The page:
The election of the Sweden Democrats was hardly a surprise – indeed, the election result was roughly in line with predictions. Yet the lack of a government with majority support in parliament has sent the political establishment into a spin, and threatens to overshadow the success of the centre-right parties, who may be forced to seek an uncomfortable accommodation with a reluctant Green Party.
Where the Sweden Democrats succeeded was in tapping into an undercurrent of resentment among some Swedes at large-scale immigration – some 14 percent of Sweden’s population is composed of people with foreign backgrounds.
The party, with its young leader Jimmie Åkesson, ran a professional campaign and toned down some of its more extreme rhetoric about throwing immigrants out of the country. It also capitalized on the fact that it was shunned by the political and media establishment, using its underdog status to its advantage.
Only time will tell whether the Sweden Democrats prove to be a lasting force in Swedish politics (a previous populist party, Ny Demokrati, made similar gains in the 1991 election, only to disappear without trace three years later), but the eclipse of the Social Democrats might have longer-lasting consequences.
The party, which has ruled Sweden for 65 of the past 78 years and built up the Swedish model of a highly taxed state with generous welfare benefits, has seen its share of the vote fall to just 30.8 percent. The result is the worst for the party since 1914, and puts it at level pegging with the Moderates for the first time. Moreover, this was the second election the party had lost in a row. For the first time since the 1970s, the centre-right would rule for two terms.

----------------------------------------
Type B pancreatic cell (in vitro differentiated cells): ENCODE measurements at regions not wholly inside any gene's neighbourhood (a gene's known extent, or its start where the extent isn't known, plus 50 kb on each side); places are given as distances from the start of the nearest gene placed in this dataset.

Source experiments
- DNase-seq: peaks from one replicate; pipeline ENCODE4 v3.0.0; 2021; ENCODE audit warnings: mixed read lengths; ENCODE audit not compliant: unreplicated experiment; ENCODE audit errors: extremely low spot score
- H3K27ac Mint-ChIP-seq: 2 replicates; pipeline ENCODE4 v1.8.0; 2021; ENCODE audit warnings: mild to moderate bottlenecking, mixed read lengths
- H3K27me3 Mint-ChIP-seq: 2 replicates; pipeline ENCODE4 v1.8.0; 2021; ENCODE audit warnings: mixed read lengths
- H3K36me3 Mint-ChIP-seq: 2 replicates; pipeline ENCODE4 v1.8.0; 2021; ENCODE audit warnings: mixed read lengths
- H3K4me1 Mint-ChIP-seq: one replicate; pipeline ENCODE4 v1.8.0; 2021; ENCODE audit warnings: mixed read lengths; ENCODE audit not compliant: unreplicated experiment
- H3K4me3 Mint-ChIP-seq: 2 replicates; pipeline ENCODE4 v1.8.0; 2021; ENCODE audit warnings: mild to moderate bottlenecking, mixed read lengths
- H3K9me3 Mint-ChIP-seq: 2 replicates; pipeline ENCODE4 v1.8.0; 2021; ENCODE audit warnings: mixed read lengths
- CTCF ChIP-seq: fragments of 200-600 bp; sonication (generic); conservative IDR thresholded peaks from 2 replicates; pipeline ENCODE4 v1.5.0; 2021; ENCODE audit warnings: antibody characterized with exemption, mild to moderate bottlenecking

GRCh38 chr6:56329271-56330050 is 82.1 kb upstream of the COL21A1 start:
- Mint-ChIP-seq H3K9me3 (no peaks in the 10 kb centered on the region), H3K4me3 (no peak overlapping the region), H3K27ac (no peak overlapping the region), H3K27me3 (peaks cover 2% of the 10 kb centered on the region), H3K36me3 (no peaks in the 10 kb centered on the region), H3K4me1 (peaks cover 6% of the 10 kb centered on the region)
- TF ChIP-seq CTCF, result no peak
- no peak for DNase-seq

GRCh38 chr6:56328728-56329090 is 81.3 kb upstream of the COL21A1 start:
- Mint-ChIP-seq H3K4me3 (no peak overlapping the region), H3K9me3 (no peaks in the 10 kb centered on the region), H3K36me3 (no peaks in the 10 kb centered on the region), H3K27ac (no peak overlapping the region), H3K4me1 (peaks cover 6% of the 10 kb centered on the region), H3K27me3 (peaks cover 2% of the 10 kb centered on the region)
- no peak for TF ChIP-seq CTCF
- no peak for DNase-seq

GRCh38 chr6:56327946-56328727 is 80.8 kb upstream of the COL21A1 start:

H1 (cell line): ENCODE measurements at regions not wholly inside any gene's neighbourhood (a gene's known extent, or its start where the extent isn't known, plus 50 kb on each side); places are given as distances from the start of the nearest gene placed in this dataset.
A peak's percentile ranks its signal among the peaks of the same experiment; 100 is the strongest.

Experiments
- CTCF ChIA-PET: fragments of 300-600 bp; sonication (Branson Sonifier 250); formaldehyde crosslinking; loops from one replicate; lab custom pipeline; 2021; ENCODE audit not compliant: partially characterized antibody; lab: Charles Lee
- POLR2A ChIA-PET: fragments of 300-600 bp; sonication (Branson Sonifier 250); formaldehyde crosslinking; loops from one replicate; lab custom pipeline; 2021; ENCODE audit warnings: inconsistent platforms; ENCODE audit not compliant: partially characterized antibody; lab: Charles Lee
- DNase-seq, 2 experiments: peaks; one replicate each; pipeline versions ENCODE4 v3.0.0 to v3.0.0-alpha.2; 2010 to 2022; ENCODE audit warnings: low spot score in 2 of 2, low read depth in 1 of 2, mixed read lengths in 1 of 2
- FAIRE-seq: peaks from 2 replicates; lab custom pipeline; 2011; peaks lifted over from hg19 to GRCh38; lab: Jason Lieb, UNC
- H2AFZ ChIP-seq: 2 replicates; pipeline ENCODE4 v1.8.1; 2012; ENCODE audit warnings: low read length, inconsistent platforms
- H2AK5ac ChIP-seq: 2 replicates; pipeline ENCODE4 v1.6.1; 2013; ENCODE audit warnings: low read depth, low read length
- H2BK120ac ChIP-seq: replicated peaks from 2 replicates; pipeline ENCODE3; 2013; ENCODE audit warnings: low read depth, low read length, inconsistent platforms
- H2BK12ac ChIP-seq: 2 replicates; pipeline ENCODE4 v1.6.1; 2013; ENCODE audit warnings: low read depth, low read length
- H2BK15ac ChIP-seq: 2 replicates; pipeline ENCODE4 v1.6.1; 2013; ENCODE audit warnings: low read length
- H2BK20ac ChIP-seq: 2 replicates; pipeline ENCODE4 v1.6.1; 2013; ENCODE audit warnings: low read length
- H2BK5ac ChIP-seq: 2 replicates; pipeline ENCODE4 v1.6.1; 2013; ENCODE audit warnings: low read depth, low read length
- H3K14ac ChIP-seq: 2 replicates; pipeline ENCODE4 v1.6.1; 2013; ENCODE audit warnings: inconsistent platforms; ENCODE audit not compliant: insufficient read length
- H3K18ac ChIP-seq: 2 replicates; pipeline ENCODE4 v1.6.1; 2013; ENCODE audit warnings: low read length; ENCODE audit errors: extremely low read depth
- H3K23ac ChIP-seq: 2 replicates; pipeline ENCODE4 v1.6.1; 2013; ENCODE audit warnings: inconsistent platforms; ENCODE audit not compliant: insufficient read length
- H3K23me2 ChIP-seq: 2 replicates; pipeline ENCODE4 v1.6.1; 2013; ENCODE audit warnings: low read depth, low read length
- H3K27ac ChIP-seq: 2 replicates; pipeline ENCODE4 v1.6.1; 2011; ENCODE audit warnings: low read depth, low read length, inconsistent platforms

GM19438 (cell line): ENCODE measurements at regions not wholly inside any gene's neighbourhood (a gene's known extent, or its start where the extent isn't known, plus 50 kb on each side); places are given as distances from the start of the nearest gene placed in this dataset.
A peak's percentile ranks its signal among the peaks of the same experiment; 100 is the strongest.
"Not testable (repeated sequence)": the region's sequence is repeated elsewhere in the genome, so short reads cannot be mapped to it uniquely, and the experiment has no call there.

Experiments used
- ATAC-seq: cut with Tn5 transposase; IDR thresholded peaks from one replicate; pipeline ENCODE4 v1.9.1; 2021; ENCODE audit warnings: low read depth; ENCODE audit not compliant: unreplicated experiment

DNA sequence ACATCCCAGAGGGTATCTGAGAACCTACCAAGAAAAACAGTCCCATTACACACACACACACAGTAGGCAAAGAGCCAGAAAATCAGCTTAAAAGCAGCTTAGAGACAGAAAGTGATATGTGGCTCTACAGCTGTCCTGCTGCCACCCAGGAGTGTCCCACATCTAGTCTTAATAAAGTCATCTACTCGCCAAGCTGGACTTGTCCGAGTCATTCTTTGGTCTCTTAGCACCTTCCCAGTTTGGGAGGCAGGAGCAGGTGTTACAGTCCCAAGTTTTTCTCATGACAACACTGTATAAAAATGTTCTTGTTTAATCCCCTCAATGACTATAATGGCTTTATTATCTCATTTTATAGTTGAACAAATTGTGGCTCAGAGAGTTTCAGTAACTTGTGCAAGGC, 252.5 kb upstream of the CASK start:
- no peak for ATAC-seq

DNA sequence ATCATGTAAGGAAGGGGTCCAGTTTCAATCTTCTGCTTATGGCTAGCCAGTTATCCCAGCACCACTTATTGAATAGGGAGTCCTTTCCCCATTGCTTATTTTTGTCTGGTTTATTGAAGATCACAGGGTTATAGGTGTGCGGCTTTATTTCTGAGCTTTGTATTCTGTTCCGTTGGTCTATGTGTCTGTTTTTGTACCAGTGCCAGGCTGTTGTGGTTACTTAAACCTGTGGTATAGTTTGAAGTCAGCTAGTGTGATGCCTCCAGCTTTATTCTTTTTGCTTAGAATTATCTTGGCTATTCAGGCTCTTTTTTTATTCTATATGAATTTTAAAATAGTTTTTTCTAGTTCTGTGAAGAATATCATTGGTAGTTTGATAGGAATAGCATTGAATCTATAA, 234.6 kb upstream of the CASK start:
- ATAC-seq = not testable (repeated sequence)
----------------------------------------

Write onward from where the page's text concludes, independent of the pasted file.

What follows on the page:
The Social Democrats are the victims of Reinfeldt’s shrewd realignment of the Moderates. Reinfeldt persuaded his party that Swedes were willing to move to the right, but not too fast or too far. In this, he made a similar calculation to Tony Blair and Bill Clinton – he identified the centre ground and appropriated his opposition’s language in order to conquer it. He formed the Alliance for Sweden with centrist parties, and vowed to rule in genuine partnership.
For the New Moderates, tax cuts needed to target ordinary wage earners and reducing unemployment became top priority. Reinfeldt dubbed his party the ‘New workers’ party’, appropriating the name from the Social Democratic Workers’ Party. The message to voters was that he wanted to overthrow the Social Democratic Party, but not the whole Social Democratic system.
Yet subtle though the changes were, Sweden has not simply replaced Social Democracy with ‘Social Democracy lite’. From having the highest taxes in the world, Sweden is heading rapidly towards the European average. From having the highest level of sick leave in Europe, the current government’s tough approach has brought it down to more normal levels. The state pharmacy monopoly has been consigned to history and the governments holdings in many other companies have been sold off.
Conservative hard-liners might think Reinfeldt has not gone far enough – the top rate of income tax remains 58 percent, for instance – but Sweden has taken a clear rightward turn.
As members of Reinfeldt’s Moderate Party gathered at a glitzy hotel in Stockholm for their election night party, they only had to look out of the window to the grandiose headquarters of the Social Democratic-linked union organization LO to remind themselves of the journey they had made. This iconic bastion of Social Democracy is now dwarfed by the steel and glass edifice in which smart-suited Moderates feted their historic victory.
The Sweden Democrats would provide a mammoth hangover on Monday, but that would not alter the fact that the Moderates have changed the course of Swedish politics – and the party knows it.
This article has previously been published in full on the Swedish debate website Newsmill.